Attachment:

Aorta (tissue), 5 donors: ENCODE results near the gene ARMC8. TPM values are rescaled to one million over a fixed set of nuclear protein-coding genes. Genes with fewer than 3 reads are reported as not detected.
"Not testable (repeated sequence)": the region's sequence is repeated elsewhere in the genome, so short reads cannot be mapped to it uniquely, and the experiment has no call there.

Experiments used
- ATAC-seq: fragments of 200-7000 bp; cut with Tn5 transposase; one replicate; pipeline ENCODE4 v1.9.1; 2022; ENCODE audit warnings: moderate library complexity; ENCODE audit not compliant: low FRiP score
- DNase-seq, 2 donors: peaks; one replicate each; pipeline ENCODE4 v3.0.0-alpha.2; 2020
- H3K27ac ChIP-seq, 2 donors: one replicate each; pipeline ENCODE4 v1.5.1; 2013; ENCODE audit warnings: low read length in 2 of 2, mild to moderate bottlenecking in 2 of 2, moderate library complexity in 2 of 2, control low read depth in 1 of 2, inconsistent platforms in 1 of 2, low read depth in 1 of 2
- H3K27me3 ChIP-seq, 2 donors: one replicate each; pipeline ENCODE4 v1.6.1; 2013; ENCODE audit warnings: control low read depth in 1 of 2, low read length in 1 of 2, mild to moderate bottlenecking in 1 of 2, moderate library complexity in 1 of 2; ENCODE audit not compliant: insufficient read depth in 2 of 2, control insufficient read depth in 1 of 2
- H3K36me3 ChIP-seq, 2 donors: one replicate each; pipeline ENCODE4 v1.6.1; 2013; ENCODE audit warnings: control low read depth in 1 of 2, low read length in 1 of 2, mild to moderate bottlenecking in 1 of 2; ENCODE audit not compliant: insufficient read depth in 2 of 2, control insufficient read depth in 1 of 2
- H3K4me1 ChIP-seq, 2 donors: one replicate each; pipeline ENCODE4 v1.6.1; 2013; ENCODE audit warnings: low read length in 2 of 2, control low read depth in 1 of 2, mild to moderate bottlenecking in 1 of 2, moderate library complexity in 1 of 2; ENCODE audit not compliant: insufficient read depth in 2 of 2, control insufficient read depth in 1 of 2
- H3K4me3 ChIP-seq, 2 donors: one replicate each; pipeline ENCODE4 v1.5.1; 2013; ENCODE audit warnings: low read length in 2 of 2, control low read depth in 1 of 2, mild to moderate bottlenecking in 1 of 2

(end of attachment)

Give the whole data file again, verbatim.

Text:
Aorta (tissue), 5 donors: ENCODE results near the gene ARMC8. TPM values are rescaled to one million over a fixed set of nuclear protein-coding genes. Genes with fewer than 3 reads are reported as not detected.
"Not testable (repeated sequence)": the region's sequence is repeated elsewhere in the genome, so short reads cannot be mapped to it uniquely, and the experiment has no call there.

Experiments used
- ATAC-seq: fragments of 200-7000 bp; cut with Tn5 transposase; one replicate; pipeline ENCODE4 v1.9.1; 2022; ENCODE audit warnings: moderate library complexity; ENCODE audit not compliant: low FRiP score
- DNase-seq, 2 donors: peaks; one replicate each; pipeline ENCODE4 v3.0.0-alpha.2; 2020
- H3K27ac ChIP-seq, 2 donors: one replicate each; pipeline ENCODE4 v1.5.1; 2013; ENCODE audit warnings: low read length in 2 of 2, mild to moderate bottlenecking in 2 of 2, moderate library complexity in 2 of 2, control low read depth in 1 of 2, inconsistent platforms in 1 of 2, low read depth in 1 of 2
- H3K27me3 ChIP-seq, 2 donors: one replicate each; pipeline ENCODE4 v1.6.1; 2013; ENCODE audit warnings: control low read depth in 1 of 2, low read length in 1 of 2, mild to moderate bottlenecking in 1 of 2, moderate library complexity in 1 of 2; ENCODE audit not compliant: insufficient read depth in 2 of 2, control insufficient read depth in 1 of 2
- H3K36me3 ChIP-seq, 2 donors: one replicate each; pipeline ENCODE4 v1.6.1; 2013; ENCODE audit warnings: control low read depth in 1 of 2, low read length in 1 of 2, mild to moderate bottlenecking in 1 of 2; ENCODE audit not compliant: insufficient read depth in 2 of 2, control insufficient read depth in 1 of 2
- H3K4me1 ChIP-seq, 2 donors: one replicate each; pipeline ENCODE4 v1.6.1; 2013; ENCODE audit warnings: low read length in 2 of 2, control low read depth in 1 of 2, mild to moderate bottlenecking in 1 of 2, moderate library complexity in 1 of 2; ENCODE audit not compliant: insufficient read depth in 2 of 2, control insufficient read depth in 1 of 2
- H3K4me3 ChIP-seq, 2 donors: one replicate each; pipeline ENCODE4 v1.5.1; 2013; ENCODE audit warnings: low read length in 2 of 2, control low read depth in 1 of 2, mild to moderate bottlenecking in 1 of 2